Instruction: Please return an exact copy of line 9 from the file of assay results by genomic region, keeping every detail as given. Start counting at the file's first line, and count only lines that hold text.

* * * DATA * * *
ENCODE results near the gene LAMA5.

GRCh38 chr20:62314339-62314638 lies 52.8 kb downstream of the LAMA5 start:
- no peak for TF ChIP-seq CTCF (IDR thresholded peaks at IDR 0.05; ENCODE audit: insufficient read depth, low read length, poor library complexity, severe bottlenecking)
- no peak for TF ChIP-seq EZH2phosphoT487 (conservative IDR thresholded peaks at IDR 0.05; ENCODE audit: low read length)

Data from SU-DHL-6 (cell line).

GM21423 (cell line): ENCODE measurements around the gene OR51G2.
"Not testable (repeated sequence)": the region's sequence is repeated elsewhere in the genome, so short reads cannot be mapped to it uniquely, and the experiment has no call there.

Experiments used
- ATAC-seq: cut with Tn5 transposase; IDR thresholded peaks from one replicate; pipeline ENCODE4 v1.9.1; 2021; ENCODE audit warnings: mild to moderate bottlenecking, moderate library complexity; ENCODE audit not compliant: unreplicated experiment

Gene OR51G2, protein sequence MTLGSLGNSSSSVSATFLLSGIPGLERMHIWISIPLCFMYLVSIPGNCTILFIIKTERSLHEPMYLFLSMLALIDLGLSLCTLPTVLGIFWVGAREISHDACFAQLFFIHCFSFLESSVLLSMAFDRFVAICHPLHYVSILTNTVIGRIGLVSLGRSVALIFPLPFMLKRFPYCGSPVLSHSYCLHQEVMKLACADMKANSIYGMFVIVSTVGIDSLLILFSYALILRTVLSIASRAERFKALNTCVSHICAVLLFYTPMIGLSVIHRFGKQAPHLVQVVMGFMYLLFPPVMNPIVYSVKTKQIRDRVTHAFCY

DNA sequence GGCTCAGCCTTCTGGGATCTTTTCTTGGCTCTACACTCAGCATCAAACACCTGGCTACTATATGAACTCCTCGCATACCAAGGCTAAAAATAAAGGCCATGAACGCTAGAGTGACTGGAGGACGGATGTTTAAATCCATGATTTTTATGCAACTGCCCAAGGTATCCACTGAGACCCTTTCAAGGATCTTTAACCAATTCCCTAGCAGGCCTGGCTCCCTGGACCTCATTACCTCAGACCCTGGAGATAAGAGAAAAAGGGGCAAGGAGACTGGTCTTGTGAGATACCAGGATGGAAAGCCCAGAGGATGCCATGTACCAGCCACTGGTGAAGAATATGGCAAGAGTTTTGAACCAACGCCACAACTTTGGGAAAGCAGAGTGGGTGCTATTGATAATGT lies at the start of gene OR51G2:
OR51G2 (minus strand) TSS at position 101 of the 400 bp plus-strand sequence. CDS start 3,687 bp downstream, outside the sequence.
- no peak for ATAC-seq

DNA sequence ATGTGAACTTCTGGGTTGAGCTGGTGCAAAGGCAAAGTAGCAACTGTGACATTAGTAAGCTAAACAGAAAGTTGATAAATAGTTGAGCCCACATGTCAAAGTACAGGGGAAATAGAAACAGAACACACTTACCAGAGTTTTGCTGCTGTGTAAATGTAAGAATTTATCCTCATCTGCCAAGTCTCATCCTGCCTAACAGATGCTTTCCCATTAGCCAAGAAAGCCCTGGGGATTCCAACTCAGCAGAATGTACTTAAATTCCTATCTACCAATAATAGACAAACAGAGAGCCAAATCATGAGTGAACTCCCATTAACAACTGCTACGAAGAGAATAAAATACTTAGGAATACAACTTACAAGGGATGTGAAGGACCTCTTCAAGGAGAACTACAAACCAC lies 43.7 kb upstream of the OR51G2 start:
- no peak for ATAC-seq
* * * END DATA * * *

- ATAC-seq: cut with Tn5 transposase; IDR thresholded peaks from one replicate; pipeline ENCODE4 v1.9.1; 2021; ENCODE audit warnings: mild to moderate bottlenecking, moderate library complexity; ENCODE audit not compliant: unreplicated experiment